Excuse me ma’am, does that ring come in men’s sizes?
Ever since I was little, I KNEW there was something different about me. Since a young age, I often found myself looking into the wrong glass display case. Instead of looking at stuff I thought was acceptable for a young man such as myself to wear, I spent hours staring longingly at the colorful women’s jewelry on every long, exhausting trip to the mall with my mother. As I grew older, after collecting gems for most of my formative years, I started to realize that most men were fated to end up wearing a particular style of jewelry, depending on race, sexual orientation and choice of profession. These are just a few that I’ve seen over the years:
Thick gold chains = Hairy as Hell, Fat Italians
Long white gold/platinum necklaces w/diamonds(Bling-Bling) = Rappers, Fake Thugs
Hemp & bead necklaces = Potheads or Drug Addicts
Dog-tag necklaces = Military Men
Spiky dog collars or black chokers = Punk Rocker
Dragon’s claw rings and necklaces with superhero emblems = 40-Year Old Virgin
Any jewelry with colored gemstones = Homosexual
Where did this come from?
When did man start to believe that a REAL man only wears plain metal jewelry? Looking fresh is looking fresh, regardless of what it is. Maybe a man shouldn’t wear a pearl necklace, or wearing flowers in his hair, putting glitter on his skin or wearing lipstick, but jewelry? I’ve always been a fan of antique design, a period of our history when we put time and effort and care into making hand-crafted objects to idolize and cherish. To stare at again and again and remember every detail and pattern that took hundreds of hours of hammering and carving to make.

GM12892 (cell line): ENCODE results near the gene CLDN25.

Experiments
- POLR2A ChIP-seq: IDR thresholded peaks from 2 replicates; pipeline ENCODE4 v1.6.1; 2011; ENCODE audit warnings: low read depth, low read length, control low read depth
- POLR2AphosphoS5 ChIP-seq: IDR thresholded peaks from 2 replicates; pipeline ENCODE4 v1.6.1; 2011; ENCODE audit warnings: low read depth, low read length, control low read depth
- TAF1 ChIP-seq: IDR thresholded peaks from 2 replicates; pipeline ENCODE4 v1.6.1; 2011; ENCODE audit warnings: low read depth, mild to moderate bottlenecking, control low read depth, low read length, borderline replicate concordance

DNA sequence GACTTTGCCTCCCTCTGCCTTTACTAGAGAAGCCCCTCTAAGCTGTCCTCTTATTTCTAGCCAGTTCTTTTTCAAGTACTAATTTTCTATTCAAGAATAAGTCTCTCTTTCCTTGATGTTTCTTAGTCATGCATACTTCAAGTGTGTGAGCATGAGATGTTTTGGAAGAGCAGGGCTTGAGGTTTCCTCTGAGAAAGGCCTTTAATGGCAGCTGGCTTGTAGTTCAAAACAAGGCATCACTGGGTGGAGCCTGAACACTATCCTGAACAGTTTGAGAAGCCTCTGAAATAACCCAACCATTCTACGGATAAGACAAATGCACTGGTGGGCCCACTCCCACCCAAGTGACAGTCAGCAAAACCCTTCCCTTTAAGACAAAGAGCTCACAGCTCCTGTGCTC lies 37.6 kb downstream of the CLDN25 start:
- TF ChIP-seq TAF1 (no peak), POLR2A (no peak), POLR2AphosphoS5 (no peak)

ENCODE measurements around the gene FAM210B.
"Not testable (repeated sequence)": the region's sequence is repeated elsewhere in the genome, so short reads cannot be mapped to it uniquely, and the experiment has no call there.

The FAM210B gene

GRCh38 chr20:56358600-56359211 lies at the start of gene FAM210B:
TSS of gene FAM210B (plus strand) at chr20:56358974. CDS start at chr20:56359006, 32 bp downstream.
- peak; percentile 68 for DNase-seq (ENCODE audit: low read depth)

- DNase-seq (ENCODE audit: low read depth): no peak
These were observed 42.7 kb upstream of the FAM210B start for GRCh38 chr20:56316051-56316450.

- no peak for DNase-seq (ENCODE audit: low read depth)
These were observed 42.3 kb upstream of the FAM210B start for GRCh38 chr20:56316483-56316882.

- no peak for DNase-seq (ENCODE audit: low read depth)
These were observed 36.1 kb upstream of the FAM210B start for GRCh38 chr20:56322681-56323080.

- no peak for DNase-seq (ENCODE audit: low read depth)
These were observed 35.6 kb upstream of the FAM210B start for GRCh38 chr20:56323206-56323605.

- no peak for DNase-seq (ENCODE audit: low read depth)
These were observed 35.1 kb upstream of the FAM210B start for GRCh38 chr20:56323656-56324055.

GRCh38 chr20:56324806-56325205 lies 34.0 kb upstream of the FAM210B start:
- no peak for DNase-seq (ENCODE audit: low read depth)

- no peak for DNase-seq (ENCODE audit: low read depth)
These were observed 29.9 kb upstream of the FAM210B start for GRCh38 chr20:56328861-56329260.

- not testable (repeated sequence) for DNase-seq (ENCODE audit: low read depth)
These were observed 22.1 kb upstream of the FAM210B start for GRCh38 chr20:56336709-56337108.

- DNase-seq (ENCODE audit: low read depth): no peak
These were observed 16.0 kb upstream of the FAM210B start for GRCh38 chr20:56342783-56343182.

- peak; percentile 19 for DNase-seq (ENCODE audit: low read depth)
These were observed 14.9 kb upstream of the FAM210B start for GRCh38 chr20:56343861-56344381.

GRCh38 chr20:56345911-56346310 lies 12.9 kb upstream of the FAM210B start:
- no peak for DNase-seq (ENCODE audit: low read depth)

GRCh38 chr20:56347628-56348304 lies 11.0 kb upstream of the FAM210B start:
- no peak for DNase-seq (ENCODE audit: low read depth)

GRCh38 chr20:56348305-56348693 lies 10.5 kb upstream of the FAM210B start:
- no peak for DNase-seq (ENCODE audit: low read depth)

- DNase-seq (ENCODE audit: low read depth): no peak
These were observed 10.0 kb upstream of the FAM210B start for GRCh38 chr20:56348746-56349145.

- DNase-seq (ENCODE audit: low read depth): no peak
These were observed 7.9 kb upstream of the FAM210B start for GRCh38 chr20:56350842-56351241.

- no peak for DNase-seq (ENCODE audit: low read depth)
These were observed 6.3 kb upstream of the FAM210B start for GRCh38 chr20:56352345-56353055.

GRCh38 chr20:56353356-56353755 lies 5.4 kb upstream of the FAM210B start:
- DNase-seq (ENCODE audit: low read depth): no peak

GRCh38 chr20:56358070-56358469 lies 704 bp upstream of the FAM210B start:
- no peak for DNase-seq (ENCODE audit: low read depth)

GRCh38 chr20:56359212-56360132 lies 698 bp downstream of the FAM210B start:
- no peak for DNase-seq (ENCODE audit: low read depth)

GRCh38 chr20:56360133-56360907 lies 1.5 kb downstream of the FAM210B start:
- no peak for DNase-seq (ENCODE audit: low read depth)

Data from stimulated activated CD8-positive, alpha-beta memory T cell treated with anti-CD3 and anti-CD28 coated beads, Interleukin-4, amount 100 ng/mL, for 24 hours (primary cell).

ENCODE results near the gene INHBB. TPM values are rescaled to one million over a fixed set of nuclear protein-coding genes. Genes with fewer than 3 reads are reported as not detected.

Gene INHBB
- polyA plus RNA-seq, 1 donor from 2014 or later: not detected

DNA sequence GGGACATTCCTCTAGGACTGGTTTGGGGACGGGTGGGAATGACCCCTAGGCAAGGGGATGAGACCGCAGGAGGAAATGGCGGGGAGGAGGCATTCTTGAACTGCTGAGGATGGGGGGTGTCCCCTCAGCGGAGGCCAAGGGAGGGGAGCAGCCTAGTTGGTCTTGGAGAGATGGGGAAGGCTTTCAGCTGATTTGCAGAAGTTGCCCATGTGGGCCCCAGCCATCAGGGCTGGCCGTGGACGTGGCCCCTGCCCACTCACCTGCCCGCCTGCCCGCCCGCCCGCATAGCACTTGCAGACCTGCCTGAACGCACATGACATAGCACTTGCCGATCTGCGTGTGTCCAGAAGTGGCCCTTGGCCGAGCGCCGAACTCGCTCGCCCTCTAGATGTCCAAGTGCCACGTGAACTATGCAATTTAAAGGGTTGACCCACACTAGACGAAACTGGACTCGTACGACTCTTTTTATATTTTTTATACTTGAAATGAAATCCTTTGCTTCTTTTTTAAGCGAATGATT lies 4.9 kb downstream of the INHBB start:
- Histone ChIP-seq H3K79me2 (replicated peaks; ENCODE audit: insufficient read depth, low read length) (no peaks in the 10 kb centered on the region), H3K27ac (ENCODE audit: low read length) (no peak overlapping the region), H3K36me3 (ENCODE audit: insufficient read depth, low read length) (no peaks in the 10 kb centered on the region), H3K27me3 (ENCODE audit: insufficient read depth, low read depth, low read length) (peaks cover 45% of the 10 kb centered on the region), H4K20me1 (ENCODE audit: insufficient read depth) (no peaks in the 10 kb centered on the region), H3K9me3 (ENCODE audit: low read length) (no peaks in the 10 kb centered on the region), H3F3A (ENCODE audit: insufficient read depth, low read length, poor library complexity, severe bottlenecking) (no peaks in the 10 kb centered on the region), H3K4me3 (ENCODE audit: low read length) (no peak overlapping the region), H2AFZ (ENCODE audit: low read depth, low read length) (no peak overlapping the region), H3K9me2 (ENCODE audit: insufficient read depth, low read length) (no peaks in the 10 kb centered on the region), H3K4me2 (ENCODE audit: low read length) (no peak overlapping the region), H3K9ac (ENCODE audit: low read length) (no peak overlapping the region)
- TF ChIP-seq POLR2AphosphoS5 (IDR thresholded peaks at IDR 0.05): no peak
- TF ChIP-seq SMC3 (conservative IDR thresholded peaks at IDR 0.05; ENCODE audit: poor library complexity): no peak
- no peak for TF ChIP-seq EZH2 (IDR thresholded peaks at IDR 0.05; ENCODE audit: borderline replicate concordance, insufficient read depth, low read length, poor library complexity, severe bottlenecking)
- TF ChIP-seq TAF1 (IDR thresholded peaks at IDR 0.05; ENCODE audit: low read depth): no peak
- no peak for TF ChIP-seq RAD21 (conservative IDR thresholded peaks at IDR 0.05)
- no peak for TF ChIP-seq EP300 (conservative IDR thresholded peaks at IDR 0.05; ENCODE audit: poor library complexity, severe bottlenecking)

Just as an example, take the time to actually look at a hand-forged Katana(Japanese sword)from the 18th and 19th century http://www.ebay.com/itm/Japanese-Samurai-Sword-Katana-Signed-MINAMOTO-KIYOMARO-August-1851-AD-/230847822537?pt=Asian_Antiques&hash=item35bf9a3ac9. You can’t possibly imagine how much time went into making a sword like that one. What makes the craftsmanship so fascinating is the knowledge that this piece of forged carbon steel was just as important as food, clothing, water or shelter. During most of Japan’s history, the craftsmanship of a sword was only as good as it’s ability to hold an edge, to defend its owner from marauding bandits, rapists and worse. If your engagement ring got a crack, it wouldn’t break during battle and get you and your family killed.
This is just talking about the sword blade alone. After countless long days standing in front of a blistering hot furnace, what craftsman today would take the time to forge a beautifully made scabbard(sword sheath), wrap the hilt(handle) in stingray skin leather and engrave everything in cranes, dragons, cherry blossoms, etc., all by HAND?? Practically no one. These days, just about everything is mass-produced on factory assembly lines, stamped from huge sheets of metal into uniform shape and size. Started by machines and finished by machines. Even when human hands still cut the gems and hammer the metal, the level of skill and commitment necessary to make family heirlooms has nearly disappeared.
Rather than complain all day and do nothing about the source of the problem, I’ve decided to let my hands do the talking. I’ve begun the long and arduous process of designing my own hand-crafted jewelry. It really bothers me that the things I’m looking for in a piece of jewelry, especially MEN’S jewelry, don’t exist or exist but cost an obscene amount of money, so I’ll try to make it myself. I’m doing this or a few simple reasons:
1. Jewelry made by hand will ALWAYS be better than jewelry made by factories and assembly lines. There are simply too many techniques, passed down from master to student, that cannot be reproduced by a machine. Some things are better left to machines that can make an exact duplicate, every single time.When making parts for a stealth fighter-jet or a computer that keeps my heart ticking, I’ll take the machine every time. When selecting a piece of jewelry that symbolizes my eternal love for my wife, I’ll take the master craftsman.